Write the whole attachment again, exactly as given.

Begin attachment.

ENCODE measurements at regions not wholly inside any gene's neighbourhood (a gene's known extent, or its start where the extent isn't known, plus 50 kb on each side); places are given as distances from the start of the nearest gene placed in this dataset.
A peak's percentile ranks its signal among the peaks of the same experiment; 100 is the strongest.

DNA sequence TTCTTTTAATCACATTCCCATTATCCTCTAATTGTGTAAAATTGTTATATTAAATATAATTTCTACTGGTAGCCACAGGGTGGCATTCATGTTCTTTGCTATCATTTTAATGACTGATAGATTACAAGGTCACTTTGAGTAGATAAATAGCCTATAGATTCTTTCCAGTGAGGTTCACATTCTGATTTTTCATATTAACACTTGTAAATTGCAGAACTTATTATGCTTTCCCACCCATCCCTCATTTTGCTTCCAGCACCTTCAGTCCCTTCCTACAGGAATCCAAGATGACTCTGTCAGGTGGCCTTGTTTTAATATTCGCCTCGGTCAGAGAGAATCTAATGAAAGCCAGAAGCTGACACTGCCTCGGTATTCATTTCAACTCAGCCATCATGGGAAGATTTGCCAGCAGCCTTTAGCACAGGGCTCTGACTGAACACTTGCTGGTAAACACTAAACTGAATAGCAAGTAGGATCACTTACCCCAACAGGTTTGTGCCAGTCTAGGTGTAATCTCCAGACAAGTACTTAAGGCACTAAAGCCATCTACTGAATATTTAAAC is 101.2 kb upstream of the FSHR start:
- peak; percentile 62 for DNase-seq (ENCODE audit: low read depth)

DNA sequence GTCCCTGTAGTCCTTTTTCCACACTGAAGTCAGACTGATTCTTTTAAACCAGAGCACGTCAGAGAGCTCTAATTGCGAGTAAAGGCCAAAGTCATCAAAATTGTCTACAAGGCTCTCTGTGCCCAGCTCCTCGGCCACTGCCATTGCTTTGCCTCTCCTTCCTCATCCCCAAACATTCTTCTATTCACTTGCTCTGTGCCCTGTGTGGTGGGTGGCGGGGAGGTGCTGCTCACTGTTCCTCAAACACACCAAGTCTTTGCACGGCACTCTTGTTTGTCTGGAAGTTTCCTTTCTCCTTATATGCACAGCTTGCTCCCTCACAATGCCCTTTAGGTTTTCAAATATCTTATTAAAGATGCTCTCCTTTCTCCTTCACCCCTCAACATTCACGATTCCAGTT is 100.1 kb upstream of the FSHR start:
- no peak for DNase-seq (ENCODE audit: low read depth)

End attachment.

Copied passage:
ENCODE measurements at regions not wholly inside any gene's neighbourhood (a gene's known extent, or its start where the extent isn't known, plus 50 kb on each side); places are given as distances from the start of the nearest gene placed in this dataset.
A peak's percentile ranks its signal among the peaks of the same experiment; 100 is the strongest.

DNA sequence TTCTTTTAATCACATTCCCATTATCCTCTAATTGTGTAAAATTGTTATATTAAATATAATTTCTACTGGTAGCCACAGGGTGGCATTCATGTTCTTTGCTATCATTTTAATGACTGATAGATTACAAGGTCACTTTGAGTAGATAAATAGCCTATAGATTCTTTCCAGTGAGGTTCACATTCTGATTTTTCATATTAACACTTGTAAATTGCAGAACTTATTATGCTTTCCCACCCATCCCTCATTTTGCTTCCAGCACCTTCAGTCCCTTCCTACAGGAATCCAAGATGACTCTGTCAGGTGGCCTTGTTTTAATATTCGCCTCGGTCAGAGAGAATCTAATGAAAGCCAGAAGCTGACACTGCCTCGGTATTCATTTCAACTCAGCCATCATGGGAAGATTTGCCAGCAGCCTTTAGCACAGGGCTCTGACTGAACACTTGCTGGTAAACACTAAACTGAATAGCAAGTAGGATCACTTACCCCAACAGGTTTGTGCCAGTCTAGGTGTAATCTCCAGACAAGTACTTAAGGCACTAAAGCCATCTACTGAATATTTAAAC is 101.2 kb upstream of the FSHR start:
- peak; percentile 62 for DNase-seq (ENCODE audit: low read depth)

DNA sequence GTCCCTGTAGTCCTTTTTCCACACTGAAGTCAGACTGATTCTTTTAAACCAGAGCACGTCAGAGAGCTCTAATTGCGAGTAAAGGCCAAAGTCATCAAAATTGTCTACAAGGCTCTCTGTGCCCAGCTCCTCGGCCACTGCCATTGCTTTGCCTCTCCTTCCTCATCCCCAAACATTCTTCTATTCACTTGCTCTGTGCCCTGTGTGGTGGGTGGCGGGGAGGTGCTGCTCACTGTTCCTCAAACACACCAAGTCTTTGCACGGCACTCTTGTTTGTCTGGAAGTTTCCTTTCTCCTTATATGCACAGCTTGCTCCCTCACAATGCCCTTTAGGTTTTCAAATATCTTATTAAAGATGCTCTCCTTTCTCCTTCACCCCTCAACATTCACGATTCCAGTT is 100.1 kb upstream of the FSHR start:
- no peak for DNase-seq (ENCODE audit: low read depth)